Trypanosoma brucei,the microorganism, that causes African sleeping sickness, was named after Sir DavidBruce, who discovered these parasites in cattle in 1895. The human blood formof the pathogen was  first identified byForde and Dutton (Steverding 2008).The T.

brucei  subspecies; comprising of T. brucei gambiense; T. brucei rhodesiense areresponsible for human African trypanosomiasis(HAT) and animal trypanosomiasis(foundin domesticated animals in Africa). Animal trypanosomiasis is commonly known as nagana. T. brucei gambiense and T. brucei rhodesiense are mainly associated with the human formof the disease, whereas T. brucei bruceinon pathogenic to humans, but is known to cause the animal form of thedisease or nagana.

Nagana is of profound agricultural and economic importancein the affected regions of Africa and is capable of hindering agriculturaldevelopment(Wilkinson and Kelly 2009). Infected cattle are unable produce milkor meat and suffer from repeated prostrationand intercurrent infections which are fatal.  Trypanosomatids are members to protozoanorder known as Kinteplastida. Kinetoplastidsare flagellated protozoans that are charcterized by the possession of a mitochondrialDNA-containing region, called “kinetoplast,” (Stuart, Brun etal. 2008).

 These parasites are vector borneand have their lifecycle bet­­­ween the insect vector, glossina spp (Tsetsefly) and their human hosts. Once infected, the disease manifests itself in two stagesin humans: the early (haemolymphatic) stage and the late (encephalitic) phase (Barrett, Burchmore et al. 2003, Stuart, Brun et al. 2008).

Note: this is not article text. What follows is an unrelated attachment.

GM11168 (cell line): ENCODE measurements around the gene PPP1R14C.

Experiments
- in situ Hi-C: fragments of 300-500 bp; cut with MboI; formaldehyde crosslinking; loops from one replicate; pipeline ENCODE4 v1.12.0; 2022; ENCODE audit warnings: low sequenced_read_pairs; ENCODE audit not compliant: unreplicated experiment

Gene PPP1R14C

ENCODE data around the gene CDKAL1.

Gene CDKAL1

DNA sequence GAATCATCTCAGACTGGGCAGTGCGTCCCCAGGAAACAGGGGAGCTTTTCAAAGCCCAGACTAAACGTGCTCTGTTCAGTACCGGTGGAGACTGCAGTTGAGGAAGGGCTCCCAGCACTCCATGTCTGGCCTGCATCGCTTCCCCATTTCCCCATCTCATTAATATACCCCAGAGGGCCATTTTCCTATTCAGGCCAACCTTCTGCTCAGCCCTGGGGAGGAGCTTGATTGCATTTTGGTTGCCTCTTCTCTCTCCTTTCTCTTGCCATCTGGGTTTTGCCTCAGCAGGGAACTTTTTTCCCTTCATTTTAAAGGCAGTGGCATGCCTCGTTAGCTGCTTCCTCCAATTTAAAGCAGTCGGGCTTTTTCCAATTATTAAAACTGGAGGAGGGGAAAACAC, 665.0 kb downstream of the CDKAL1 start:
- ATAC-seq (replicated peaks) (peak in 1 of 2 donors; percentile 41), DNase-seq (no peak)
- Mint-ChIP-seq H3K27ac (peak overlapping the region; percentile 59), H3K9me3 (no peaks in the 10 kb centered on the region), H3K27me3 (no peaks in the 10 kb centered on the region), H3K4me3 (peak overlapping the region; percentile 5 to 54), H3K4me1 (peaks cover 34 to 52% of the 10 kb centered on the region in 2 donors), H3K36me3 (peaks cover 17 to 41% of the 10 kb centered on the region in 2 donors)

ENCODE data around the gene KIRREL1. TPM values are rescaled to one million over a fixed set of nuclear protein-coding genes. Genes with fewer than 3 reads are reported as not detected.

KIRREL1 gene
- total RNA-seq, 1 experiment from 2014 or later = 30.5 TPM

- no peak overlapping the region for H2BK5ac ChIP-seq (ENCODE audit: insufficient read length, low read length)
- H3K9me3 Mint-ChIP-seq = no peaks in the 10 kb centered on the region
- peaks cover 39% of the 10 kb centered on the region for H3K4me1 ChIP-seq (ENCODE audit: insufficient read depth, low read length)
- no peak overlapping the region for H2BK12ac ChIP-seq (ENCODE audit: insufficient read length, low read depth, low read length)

Best services for writing your paper according to Trustpilot

Premium Partner
From $18.00 per page
4,8 / 5
4,80
Writers Experience
4,80
Delivery
4,90
Support
4,70
Price
Recommended Service
From $13.90 per page
4,6 / 5
4,70
Writers Experience
4,70
Delivery
4,60
Support
4,60
Price
From $20.00 per page
4,5 / 5
4,80
Writers Experience
4,50
Delivery
4,40
Support
4,10
Price
* All Partners were chosen among 50+ writing services by our Customer Satisfaction Team

In initial phase, parasites are seen in both the blood and the lymphaticsystems. Symptoms are non specific and range from intermittent fevers, headaches,joint pains and may develop into other complications such as inflamed lymphglands and spleen, local oedema and cardiac abnormalities. The cerebral phasebegins when parasites cross the blood–brain barrier. Disease manifestations atthis stage include neurologically related symptoms such as severe headaches, changesin the affected individual’s sleeping pattern, personality change, mentalimpairment and weight loss.

If left untreated at this stage, patients get intoa comatose stage and in due course may lose their lives(Wilkinson and Kelly 2009)  Add more references.  Trypanosoma gambiense and rhodesiense causegeographically distinct diseases. They are responsible for the West African andEast African sleeping sickness respectively(Barrett, Burchmore et al. 2003).The two forms of the disease are distinguished by duration of advancement fromthe haemolyphatic stage to the cerebral stage. The West African trypanosomiasis, takes months to progress from the blood/lymphaticstage to the cerebral stage, hence the infection is termed chronic.